Wetenschap - 29 maart 2018

Are you free to do the research you want?

Stijn van Gils

The Dutch science academy KNAW is concerned about academic freedom. It thinks that the private sector has too much influence on research, for example because a lot of funding is allocated through the Top Sectors, in which companies are involved. Academic freedom is also a topic in the discussions about WUR’s new strategic plan. How free do WUR’s researchers feel?

illustration Henk van Ruitenbeek

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Gerlinde De Deyn
Personal professor of Soil Quality

‘I basically feel unrestricted, but it’s becoming more difficult. We are being influenced in our research aims. You now have a mandatory application section even for the Vidi grants, which are supposed to be for basic research. I wouldn't be surprised if you now have less of a chance with a purely fundamental proposal. I think it's a pity that research is becoming less free and unfettered in this way. It’s not so much of a problem for me personally. My research lends itself to collaboration with companies and that collaboration sometimes genuinely helps me to do my job better. I have had situations where I wanted to research a whole range of factors and the collaborative partners then helped me to select the most important ones. That needs to be acknowledged.’



Wieger Wamelink
ecologist, Wageningen Environmental Research

‘I feel free to research what I want but you do need to be creative. For example, it's difficult for me to find funding for my project on plant growth on Mars. So now I'm resolving that with crowdfunding. Sometimes I can't immediately find funding so I put projects on the back burner. When there’s more money available, I pick them up again. I'm fine with doing contract research in between and answering other people's questions, but clients have no say about the conclusions. They know that and I've never had any problems with that. At the same time the focus on the Top Sectors does concern me. There is hardly any money for environmental research now because companies don't get an immediate benefit from it and so they don't contribute. You can make up for this to some extent with alternative forms of funding such as crowdfunding but that’s not a structural solution. It is no coincidence that Wageningen Environmental Research is going through such tough times.’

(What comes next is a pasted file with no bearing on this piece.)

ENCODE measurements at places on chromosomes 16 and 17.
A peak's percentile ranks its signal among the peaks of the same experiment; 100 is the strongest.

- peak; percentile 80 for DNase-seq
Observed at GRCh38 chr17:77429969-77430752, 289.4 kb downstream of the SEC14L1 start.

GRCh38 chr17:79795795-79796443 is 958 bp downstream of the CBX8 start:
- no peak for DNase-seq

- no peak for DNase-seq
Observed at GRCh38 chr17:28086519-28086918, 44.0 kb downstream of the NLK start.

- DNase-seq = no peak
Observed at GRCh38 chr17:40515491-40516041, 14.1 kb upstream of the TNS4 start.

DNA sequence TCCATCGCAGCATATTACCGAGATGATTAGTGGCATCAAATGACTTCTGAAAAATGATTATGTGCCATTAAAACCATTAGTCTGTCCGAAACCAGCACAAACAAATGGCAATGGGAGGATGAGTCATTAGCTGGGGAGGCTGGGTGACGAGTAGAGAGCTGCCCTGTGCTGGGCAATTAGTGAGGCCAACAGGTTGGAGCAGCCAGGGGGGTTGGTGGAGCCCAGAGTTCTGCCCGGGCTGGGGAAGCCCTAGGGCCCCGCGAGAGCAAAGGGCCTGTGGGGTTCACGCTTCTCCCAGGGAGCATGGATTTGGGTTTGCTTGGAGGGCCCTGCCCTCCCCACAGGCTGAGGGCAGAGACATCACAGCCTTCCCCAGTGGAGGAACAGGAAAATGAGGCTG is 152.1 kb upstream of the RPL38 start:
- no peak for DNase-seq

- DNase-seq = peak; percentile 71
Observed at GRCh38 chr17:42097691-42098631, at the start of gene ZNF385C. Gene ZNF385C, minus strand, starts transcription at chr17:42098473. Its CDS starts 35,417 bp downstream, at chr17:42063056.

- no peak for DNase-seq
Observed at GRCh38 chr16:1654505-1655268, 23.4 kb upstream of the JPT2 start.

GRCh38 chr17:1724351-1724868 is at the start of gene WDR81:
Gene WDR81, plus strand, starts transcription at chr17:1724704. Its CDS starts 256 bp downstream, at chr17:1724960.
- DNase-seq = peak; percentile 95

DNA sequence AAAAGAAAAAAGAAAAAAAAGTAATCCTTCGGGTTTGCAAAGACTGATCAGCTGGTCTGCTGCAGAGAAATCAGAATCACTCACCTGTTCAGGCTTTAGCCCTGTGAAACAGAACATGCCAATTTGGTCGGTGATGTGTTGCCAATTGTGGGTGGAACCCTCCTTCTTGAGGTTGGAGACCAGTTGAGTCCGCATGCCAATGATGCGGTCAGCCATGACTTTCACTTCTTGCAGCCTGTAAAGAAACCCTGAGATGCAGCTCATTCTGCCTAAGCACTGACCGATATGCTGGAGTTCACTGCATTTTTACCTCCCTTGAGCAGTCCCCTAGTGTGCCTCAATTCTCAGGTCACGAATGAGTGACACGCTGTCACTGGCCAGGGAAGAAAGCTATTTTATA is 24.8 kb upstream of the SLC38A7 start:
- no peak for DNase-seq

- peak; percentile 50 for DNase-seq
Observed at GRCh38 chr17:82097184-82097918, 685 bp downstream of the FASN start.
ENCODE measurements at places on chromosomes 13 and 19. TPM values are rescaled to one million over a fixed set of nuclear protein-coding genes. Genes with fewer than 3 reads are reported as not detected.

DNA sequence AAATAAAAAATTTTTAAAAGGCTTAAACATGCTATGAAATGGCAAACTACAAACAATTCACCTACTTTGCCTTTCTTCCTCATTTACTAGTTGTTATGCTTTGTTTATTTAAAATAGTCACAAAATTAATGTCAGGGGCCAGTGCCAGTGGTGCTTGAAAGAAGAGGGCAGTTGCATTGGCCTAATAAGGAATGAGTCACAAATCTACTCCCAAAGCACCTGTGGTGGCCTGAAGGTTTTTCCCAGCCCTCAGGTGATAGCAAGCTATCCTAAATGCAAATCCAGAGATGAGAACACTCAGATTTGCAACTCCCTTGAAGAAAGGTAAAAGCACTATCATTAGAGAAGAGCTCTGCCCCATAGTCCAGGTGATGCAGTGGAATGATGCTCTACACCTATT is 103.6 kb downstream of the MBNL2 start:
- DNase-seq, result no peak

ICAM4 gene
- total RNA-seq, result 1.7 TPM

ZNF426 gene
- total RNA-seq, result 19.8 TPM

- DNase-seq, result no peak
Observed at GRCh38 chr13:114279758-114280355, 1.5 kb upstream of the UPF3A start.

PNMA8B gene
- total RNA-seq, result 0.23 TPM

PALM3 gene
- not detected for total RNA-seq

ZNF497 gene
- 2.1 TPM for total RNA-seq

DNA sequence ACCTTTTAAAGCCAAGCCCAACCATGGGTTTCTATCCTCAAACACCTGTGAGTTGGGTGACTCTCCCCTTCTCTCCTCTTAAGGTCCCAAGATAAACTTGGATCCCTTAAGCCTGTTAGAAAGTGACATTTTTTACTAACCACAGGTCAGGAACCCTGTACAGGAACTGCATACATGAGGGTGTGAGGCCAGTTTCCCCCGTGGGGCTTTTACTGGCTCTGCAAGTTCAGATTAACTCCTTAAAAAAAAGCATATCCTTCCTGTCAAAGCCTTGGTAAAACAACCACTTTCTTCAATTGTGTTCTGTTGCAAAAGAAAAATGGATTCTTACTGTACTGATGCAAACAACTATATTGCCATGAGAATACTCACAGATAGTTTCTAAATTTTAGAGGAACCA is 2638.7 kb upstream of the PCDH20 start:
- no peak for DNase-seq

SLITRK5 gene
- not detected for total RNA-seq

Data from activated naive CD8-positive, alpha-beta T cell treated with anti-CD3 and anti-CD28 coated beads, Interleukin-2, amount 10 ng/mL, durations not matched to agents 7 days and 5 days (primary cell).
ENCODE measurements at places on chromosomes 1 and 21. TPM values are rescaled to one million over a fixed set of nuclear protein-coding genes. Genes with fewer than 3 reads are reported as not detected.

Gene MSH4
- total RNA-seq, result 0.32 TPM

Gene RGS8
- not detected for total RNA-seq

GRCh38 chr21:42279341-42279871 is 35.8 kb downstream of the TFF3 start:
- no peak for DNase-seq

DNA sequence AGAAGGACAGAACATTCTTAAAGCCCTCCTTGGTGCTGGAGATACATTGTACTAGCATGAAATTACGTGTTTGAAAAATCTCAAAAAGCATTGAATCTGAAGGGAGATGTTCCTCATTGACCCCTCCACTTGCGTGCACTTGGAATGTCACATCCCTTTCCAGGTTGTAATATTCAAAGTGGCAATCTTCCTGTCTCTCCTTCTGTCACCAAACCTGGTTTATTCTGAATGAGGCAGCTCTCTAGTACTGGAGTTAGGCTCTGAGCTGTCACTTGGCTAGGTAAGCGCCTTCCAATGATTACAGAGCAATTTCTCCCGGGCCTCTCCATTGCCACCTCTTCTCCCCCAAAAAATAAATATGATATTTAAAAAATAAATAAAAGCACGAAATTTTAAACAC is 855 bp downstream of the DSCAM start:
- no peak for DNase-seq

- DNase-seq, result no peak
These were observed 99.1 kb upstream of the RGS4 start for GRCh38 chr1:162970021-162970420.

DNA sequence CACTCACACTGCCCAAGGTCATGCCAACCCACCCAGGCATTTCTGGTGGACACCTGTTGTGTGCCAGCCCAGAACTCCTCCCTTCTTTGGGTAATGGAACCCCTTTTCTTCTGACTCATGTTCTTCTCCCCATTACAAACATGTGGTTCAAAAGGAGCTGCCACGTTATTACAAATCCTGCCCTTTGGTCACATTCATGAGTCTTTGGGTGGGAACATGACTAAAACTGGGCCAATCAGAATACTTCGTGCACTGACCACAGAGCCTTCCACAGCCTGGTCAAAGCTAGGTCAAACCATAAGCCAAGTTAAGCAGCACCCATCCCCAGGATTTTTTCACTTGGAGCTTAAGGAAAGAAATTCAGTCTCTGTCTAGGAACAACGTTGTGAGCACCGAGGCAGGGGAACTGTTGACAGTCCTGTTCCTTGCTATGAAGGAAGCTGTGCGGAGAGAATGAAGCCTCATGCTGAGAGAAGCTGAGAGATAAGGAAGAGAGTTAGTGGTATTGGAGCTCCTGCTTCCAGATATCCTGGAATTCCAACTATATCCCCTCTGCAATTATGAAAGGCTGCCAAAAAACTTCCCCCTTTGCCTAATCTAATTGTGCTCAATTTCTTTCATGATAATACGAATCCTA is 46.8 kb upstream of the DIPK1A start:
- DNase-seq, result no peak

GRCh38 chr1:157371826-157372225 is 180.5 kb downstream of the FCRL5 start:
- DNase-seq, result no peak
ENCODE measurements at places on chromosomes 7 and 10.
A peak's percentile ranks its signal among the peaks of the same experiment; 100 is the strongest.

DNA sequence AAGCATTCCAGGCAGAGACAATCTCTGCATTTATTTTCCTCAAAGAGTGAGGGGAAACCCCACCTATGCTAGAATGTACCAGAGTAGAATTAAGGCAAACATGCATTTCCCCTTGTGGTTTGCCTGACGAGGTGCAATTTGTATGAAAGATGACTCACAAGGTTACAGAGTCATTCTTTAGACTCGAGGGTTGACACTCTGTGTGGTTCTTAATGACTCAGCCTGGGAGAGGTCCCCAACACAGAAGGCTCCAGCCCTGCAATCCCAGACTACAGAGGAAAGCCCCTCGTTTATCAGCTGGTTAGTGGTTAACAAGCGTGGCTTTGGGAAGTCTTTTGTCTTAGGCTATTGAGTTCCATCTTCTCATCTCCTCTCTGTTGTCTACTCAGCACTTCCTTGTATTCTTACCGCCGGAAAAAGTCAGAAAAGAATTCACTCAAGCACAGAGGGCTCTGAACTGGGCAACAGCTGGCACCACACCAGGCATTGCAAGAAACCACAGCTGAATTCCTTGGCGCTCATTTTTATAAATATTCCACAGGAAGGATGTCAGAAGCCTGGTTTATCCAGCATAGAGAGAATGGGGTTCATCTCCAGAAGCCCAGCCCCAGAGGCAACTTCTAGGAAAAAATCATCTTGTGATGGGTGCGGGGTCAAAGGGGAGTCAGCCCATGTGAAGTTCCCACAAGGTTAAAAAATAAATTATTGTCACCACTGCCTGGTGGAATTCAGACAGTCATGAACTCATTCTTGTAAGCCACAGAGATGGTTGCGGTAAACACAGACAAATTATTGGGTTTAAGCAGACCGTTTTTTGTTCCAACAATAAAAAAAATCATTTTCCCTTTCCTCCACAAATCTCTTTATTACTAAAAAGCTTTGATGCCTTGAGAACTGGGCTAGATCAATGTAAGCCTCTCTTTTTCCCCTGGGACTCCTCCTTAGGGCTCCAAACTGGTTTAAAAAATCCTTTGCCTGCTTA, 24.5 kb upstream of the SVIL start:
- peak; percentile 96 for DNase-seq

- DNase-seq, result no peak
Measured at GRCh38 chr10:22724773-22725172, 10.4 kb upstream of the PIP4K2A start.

Christian Fleck
Associate professor of Systems and Synthetic Biology

‘There is nobody telling me what I should do, so in that sense I'm free. But even so, job performance appraisals are mainly about how much funding I raise for research and less about the number of publications I'm involved in. To secure funding, I need to think strategically and focus on certain themes, so that restricts my freedom. There is a strong focus on simple indicators like the impact factor of the journals we publish in. This is sometimes said to be due to business thinking but I think it runs deeper. I think there’s a lack of trust and a reluctance to give researchers freedom. That is a trend across Europe. I do get the impression that the Netherlands is obsessed with public-private partnerships, as if the involvement of companies automatically makes the research better. But companies have to make a profit, which often makes them very conservative and focused on short-term goals. Good research needs vision and freedom. The greatest scientific breakthroughs are achieved with truly free research. Nobel prizes are won with research that is unfettered.’